Listed in: Law, Jurisprudence, and Social Thought, as LJST-348
Formerly listed as: LJST-48
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Lawrence R. Douglas (Section 01)
(Research Seminar) The traditional understanding of war involved the armies of two nation-states confronting each other on a battlefield. And other than general customs of a just war, the law was thought to have little to say about war. But in the last half century even as the traditional form of war has changed rapidly, as conflicts involving non-state actors (such as insurgency and terrorism) have increased, international law has developed an intricate set of rules regarding who can fight and what methods of fighting are legal.
This course explores the connection between different types of conflict and the norms and rules of international law that are used to regulate that conflict. In this course, we will take a historical approach. We will read classic theorists of war such as Clausewitz, Schmitt and Michael Walzer. We will examine the history of The Hague and Geneva Conventions. And we will focus on specific instances of war from nineteenth-century colonial conflicts and guerrilla warfare, to the 1999 “humanitarian” intervention in Kosovo, to the various fronts in the contemporary “war on terror.” Throughout we will ask how changes in technology and law change the definition of war. How do legal definitions of war attempt to demarcate it from other forms of violent conflict such as insurgency or terrorism?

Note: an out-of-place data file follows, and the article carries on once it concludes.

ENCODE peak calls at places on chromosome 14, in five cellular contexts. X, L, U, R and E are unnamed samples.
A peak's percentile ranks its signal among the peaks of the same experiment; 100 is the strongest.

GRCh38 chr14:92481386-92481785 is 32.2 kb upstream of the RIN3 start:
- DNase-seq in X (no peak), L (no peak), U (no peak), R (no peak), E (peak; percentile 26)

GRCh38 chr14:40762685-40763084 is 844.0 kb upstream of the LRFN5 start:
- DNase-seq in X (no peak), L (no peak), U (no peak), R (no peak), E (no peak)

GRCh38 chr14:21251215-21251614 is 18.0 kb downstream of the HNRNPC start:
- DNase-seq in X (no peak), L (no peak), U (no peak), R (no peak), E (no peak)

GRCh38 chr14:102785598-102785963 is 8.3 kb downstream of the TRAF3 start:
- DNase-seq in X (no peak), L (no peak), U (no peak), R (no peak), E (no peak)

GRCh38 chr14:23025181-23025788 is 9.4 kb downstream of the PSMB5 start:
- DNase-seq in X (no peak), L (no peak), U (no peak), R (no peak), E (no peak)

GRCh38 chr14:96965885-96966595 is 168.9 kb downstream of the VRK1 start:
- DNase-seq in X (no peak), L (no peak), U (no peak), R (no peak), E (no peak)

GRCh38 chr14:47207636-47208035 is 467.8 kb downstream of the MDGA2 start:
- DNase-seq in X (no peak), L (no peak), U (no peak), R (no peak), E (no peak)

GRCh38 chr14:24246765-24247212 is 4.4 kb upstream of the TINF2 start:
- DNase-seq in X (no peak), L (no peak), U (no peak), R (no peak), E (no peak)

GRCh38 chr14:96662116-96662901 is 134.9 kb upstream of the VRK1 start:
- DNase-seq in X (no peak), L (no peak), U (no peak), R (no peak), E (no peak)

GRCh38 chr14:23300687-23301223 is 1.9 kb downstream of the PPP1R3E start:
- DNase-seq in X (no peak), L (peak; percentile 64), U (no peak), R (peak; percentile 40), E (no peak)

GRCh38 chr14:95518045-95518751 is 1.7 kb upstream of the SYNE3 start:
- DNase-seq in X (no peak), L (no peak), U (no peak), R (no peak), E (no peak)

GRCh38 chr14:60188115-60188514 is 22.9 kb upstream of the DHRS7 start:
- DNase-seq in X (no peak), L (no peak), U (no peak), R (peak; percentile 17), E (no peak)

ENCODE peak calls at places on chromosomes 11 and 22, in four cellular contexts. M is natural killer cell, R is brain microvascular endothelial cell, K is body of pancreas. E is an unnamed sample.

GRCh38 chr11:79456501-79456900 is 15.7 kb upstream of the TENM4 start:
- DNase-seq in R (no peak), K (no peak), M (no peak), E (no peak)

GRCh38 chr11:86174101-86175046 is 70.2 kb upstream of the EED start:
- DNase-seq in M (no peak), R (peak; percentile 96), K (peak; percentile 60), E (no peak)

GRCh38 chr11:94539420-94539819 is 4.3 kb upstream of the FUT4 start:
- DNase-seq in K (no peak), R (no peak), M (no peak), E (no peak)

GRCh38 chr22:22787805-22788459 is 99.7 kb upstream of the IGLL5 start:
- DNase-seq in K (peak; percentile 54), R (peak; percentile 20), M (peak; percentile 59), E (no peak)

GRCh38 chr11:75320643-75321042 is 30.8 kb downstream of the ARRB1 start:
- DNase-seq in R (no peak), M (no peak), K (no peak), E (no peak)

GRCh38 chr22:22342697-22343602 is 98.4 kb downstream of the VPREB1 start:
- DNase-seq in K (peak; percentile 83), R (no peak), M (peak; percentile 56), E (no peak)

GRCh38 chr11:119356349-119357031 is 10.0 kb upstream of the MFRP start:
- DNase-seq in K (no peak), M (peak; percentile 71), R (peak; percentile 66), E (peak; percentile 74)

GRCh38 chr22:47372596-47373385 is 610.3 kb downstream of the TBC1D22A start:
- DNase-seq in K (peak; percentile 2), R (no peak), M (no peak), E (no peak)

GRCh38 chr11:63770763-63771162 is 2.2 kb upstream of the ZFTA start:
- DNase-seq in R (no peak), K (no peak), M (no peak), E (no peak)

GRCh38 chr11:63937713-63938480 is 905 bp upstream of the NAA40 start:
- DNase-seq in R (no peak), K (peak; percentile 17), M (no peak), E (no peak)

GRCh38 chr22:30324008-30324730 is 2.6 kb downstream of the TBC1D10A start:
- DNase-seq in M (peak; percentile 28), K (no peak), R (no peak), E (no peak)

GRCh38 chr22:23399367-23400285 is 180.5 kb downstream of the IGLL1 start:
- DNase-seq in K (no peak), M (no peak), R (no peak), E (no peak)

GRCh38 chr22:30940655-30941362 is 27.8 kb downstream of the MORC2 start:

Recommended requisite: LJST 110. Limited to 15 students. Open to juniors and seniors. Fall semester. Professor Douglas.
If Overenrolled: Preference will be given to LJST majors and to juniors & seniors